According to the report, “both parties drew their weapons.” The two men in camouflage had H&K G3 long arms, a type of assault rifle commonly used by the Mexican military.

Olaya said the two men identified themselves as members of the Mexican military’s 80th Battalion. But the names they gave didn’t match the names on their uniforms. Additionally, the men informed Olaya “that they had been pursing [sic] three subjects that were seen in the area.” The incident report does not indicate that the video surveillance system had seen any other individuals in the area.

By this time, according to the incident report, officials at the border patrol were trying to contact Mexican military officials. “At approximately 0926 Supervisory Border Patrol Agent (SBPA) George Serrano … was contacted and apprised of the situation. SBPA Serrano attempted to make contact with the headquarters of SEDENA 45th Military Zone,” which covers the area around Sasabe. “A voice message was left at the office,” the incident report says.

Two minutes later, “both Mexican Military personnel turned southbound after they saw other [Border Patrol] units westbound toward BPA Olaya.” Within seven minutes, the two men had crossed back into Mexico.

Although CBP Acting Watch Commander Eduardo Fuentes was alerted, it does not appear he took much action beyond reviewing the incident report. Additionally an agent with the Border Patrol’s Critical Incident Team — which investigates shootings and other incidents involving agents — “stated they will not be responding to this incident,” according to the report.

Olaya could not be reached for comment, and CBP spokeswoman Jenny Burke did not respond to repeated requests for comment. The Mexican embassy in Washington also did not respond to a request for comment.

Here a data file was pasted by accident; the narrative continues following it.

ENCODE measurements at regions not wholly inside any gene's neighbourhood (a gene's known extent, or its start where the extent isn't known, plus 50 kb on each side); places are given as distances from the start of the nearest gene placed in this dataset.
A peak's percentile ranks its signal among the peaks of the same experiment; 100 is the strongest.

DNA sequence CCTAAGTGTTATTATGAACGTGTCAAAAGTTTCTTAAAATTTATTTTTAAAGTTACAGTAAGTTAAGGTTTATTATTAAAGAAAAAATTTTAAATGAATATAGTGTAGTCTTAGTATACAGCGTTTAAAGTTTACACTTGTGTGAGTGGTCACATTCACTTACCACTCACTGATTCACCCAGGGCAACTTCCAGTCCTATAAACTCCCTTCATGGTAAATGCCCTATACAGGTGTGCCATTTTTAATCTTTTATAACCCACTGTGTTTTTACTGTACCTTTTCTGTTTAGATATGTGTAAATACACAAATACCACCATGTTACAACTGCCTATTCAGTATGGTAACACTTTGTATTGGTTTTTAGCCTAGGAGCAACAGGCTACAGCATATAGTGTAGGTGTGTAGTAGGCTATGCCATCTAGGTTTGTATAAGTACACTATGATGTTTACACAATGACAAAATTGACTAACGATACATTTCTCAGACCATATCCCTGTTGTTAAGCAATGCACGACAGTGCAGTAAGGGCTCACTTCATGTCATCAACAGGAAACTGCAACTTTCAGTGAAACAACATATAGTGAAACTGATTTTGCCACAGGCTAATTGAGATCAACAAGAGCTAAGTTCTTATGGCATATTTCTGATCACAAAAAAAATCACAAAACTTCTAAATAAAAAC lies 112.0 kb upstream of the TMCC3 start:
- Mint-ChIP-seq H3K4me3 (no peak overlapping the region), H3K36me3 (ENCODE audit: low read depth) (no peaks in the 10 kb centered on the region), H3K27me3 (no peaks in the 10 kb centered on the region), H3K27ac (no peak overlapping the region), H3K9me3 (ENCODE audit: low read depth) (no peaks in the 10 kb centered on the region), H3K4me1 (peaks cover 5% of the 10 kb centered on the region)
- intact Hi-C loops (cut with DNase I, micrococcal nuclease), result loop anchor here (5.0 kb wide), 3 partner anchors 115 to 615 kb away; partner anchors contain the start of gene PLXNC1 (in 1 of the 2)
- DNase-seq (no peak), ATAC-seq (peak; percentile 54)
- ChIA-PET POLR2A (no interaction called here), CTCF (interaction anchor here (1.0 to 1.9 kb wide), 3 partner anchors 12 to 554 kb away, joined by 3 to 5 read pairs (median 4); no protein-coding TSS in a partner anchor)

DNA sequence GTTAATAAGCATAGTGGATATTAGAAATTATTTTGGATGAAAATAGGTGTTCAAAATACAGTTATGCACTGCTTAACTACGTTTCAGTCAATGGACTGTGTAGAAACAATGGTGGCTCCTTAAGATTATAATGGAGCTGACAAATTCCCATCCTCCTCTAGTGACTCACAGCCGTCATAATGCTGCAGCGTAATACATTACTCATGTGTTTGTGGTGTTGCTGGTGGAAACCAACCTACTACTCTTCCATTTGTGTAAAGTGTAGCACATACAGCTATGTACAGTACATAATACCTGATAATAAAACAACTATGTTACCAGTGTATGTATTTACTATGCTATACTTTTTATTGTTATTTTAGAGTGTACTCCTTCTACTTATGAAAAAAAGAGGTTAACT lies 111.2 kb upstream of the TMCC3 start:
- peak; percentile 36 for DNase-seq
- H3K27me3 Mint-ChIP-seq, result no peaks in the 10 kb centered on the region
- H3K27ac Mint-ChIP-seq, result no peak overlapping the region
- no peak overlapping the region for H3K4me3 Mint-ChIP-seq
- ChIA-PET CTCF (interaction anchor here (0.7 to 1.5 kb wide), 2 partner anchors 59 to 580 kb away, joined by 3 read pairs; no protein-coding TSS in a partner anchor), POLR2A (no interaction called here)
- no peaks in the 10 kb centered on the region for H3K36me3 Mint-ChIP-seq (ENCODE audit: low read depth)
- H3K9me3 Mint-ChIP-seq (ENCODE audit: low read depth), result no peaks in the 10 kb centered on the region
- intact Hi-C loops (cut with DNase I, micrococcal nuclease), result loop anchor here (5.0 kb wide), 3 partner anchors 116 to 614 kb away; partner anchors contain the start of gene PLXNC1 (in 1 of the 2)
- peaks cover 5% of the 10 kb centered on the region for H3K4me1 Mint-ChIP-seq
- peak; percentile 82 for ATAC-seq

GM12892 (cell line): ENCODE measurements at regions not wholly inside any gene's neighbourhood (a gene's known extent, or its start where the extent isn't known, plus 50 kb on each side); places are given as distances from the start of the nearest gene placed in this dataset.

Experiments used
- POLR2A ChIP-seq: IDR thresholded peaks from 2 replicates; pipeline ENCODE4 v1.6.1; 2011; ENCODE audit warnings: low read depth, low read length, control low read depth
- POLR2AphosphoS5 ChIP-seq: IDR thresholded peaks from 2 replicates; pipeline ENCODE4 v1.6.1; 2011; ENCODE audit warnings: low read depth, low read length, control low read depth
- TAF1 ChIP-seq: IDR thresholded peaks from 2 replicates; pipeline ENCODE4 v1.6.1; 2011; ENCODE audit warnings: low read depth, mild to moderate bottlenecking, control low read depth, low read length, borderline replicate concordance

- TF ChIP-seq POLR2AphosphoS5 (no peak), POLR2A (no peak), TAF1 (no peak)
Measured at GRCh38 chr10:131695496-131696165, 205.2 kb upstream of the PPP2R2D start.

Congressional investigators have had no better luck in getting answers from CBP, which has a history of ignoring information requests from lawmakers in both chambers.

For instance, Sen. Robert Menendez has filed multiple requests with CBP for its policies regarding the use of deadly force. Although CBP has conducted a review of the practice, it has yet to provide the New Jersey Democrat or congressional investigators with the policies behind its use of force, particularly against Mexican nationals. Similarly, CBP has been accused of stonewalling congressional investigators and outside watchdog groups over conditions in its detention centers.

In his January letter, Sen. Coburn asked CBP Acting Commissioner Thomas Winkowski a series of questions about the incursion into U.S. territory, including whether top CBP officials were informed of the incursion and whether CBP has verified the two men were in fact military personnel.

Coburn, the ranking minority member of the Senate Homeland Security and Governmental Affairs Committee, asked CBP to respond by Feb. 3. He told BuzzFeed this week that he has yet to hear back.

Sen. Tom Coburn’s Letter Seeking Answers about the border incursion: